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Brazeing


#1

G’day: The easiest way to braze steel - or mild steel - is to
go to the nearest branch of the company which deals in industrial
gases - oxygen, etc and buy a length or two of what they prefer
to call BRONZE WELDING ROD, which they sell in lengths of 36
inches and diameters from 1/16" to 1/4" in sixteenths. (It is
very cheap) The most useful for small jobs is 1/16th. Whilst you
are there buy a small tin of ‘Bronze Welding Flux’, though
’Easyflo’ flux will work too, but isn’t so good at keeping the
surface clear of oxide. You’ll need plenty of heat,
oxygen/propane or oxy/natural gas is sufficient, but other than
for small jobs air-propane isn’t enough. Clean the work with a
file or abrasive, hold the pieces in juxtaposition, and heat to
orange-hot, like Charles says. I rarely bother to flux the work
first, contrary to jeweller’s practices; I just heat the end of
the brazeing rod (don’t melt it!) dip it into the flux powder and
apply it to the orange-hot workpieces at the junction, melting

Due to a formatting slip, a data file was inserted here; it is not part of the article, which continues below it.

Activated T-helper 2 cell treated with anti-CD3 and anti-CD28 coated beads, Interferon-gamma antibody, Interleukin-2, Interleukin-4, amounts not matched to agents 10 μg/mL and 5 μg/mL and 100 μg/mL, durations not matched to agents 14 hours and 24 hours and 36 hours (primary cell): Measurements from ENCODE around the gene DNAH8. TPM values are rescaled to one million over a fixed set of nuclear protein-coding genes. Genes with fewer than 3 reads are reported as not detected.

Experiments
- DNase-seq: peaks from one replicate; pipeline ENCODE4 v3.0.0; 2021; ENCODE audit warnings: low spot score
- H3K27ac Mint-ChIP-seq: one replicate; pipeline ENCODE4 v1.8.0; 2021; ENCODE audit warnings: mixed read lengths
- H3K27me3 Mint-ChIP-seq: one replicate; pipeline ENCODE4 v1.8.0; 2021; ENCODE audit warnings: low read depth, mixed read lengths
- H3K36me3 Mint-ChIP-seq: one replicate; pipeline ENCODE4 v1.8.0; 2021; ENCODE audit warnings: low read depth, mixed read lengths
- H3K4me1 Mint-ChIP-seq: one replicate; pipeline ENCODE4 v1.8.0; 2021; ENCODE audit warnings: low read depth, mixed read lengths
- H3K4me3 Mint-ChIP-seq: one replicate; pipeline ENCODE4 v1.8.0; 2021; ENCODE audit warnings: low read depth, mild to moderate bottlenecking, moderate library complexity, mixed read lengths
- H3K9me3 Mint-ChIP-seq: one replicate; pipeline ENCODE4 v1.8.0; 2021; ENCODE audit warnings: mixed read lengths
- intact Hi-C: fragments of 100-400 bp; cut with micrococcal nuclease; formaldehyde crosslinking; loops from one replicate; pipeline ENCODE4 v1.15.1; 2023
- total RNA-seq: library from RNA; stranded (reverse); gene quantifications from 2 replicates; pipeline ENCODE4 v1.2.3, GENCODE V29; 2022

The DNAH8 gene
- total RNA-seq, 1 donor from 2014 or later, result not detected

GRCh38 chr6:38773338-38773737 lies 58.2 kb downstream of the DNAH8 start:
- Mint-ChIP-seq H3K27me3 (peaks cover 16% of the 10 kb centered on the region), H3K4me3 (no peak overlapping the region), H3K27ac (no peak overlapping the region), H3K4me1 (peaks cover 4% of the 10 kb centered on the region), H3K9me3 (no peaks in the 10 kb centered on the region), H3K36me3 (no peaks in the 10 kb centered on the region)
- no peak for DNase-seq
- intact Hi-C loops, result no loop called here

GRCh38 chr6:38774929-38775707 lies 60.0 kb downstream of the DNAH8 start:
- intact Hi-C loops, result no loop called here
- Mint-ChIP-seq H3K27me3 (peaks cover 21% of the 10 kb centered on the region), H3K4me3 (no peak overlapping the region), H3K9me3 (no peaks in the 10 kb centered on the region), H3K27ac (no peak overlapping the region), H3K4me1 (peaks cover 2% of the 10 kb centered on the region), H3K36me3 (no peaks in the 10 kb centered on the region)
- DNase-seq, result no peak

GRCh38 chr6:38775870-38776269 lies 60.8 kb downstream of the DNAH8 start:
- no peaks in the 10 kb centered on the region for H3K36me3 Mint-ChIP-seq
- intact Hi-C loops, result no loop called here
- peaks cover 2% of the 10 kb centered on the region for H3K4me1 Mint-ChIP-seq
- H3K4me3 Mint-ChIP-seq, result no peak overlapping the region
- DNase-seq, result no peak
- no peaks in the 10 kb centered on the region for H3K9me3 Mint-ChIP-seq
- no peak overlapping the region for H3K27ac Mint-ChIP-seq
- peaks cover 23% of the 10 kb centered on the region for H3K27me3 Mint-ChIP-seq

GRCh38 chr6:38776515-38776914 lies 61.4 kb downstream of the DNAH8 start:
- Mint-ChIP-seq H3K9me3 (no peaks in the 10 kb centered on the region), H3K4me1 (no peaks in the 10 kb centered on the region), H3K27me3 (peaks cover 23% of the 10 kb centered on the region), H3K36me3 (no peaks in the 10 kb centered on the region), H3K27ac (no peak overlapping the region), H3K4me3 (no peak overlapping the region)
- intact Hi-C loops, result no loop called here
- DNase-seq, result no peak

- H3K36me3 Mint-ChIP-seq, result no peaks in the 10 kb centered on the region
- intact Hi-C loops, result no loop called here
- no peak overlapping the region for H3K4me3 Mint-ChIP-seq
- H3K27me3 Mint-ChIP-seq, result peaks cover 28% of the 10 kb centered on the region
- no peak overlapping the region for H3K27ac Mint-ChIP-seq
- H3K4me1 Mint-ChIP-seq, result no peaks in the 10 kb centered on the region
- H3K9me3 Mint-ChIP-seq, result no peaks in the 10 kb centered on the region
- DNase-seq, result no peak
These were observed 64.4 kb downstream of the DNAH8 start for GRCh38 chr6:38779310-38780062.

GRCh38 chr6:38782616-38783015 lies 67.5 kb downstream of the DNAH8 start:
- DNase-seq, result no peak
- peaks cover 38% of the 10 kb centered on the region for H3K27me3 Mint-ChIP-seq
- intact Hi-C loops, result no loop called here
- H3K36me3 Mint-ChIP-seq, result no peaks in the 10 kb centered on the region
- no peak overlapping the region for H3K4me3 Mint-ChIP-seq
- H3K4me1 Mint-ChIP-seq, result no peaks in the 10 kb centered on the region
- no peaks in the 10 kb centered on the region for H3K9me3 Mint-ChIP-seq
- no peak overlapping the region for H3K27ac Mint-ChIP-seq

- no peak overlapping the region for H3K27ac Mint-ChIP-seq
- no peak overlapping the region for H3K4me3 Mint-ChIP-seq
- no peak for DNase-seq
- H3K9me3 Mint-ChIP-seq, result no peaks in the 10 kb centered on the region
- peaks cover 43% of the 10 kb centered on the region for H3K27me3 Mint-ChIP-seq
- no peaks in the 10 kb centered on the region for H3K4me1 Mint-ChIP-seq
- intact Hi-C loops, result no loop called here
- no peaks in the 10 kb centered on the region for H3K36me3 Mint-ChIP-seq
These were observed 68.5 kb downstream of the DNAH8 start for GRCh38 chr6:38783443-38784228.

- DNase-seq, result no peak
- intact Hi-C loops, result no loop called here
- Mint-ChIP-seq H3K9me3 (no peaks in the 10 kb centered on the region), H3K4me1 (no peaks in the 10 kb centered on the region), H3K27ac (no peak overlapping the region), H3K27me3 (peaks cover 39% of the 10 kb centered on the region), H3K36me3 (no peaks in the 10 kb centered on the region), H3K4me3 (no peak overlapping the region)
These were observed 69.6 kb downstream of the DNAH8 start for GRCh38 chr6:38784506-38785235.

the flux onto the work. But remember that although it flows
easily, it won’t flow into interstices like silver solder, but is
gap-filling. In fact, you can build up a fillet all around the
work pieces by judicious movement of the flame and frequent
application of the rod. Keep dipping the rod into the flux before
applying it. Actually, brazeing is not very difficult and with a
little practice you’ll soon be a dab hand! Done carefully,
brazeing can be almost as strong as ordinary welding. Oh, and by
the way, I always keep a small stock of brazeing rod handy as I
tend to use it for all sorts of purposes other than brazeing. :slight_smile:

    /\
   / /    John Burgess, J.O.A.T; M.O.N.   (Jack Of All Trades;
  / /
 / //\    johnb@ts.co.nz                           Master of None)
/ / \ \

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